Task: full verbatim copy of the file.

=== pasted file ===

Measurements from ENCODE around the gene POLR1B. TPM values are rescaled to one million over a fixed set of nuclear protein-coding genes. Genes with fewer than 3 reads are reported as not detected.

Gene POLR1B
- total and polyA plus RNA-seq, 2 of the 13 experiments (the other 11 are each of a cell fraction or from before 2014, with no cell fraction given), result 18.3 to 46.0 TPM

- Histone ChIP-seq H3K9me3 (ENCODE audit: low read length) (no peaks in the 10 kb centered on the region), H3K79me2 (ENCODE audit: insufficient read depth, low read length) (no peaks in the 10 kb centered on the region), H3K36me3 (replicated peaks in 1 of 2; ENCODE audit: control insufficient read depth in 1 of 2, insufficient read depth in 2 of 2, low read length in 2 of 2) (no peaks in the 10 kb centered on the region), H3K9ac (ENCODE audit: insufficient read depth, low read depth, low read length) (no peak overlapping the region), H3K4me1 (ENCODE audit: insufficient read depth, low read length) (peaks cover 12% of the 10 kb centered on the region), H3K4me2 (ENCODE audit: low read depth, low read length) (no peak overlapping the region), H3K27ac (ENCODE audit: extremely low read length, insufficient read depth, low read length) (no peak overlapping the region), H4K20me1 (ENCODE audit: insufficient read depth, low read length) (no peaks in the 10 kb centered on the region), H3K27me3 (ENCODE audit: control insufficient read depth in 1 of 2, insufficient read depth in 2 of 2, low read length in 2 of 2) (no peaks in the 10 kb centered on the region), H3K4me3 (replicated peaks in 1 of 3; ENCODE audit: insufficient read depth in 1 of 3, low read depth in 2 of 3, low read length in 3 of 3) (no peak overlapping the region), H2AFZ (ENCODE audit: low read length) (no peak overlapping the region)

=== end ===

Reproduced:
Measurements from ENCODE around the gene POLR1B. TPM values are rescaled to one million over a fixed set of nuclear protein-coding genes. Genes with fewer than 3 reads are reported as not detected.

Gene POLR1B
- total and polyA plus RNA-seq, 2 of the 13 experiments (the other 11 are each of a cell fraction or from before 2014, with no cell fraction given), result 18.3 to 46.0 TPM

- Histone ChIP-seq H3K9me3 (ENCODE audit: low read length) (no peaks in the 10 kb centered on the region), H3K79me2 (ENCODE audit: insufficient read depth, low read length) (no peaks in the 10 kb centered on the region), H3K36me3 (replicated peaks in 1 of 2; ENCODE audit: control insufficient read depth in 1 of 2, insufficient read depth in 2 of 2, low read length in 2 of 2) (no peaks in the 10 kb centered on the region), H3K9ac (ENCODE audit: insufficient read depth, low read depth, low read length) (no peak overlapping the region), H3K4me1 (ENCODE audit: insufficient read depth, low read length) (peaks cover 12% of the 10 kb centered on the region), H3K4me2 (ENCODE audit: low read depth, low read length) (no peak overlapping the region), H3K27ac (ENCODE audit: extremely low read length, insufficient read depth, low read length) (no peak overlapping the region), H4K20me1 (ENCODE audit: insufficient read depth, low read length) (no peaks in the 10 kb centered on the region), H3K27me3 (ENCODE audit: control insufficient read depth in 1 of 2, insufficient read depth in 2 of 2, low read length in 2 of 2) (no peaks in the 10 kb centered on the region), H3K4me3 (replicated peaks in 1 of 3; ENCODE audit: insufficient read depth in 1 of 3, low read depth in 2 of 3, low read length in 3 of 3) (no peak overlapping the region), H2AFZ (ENCODE audit: low read length) (no peak overlapping the region)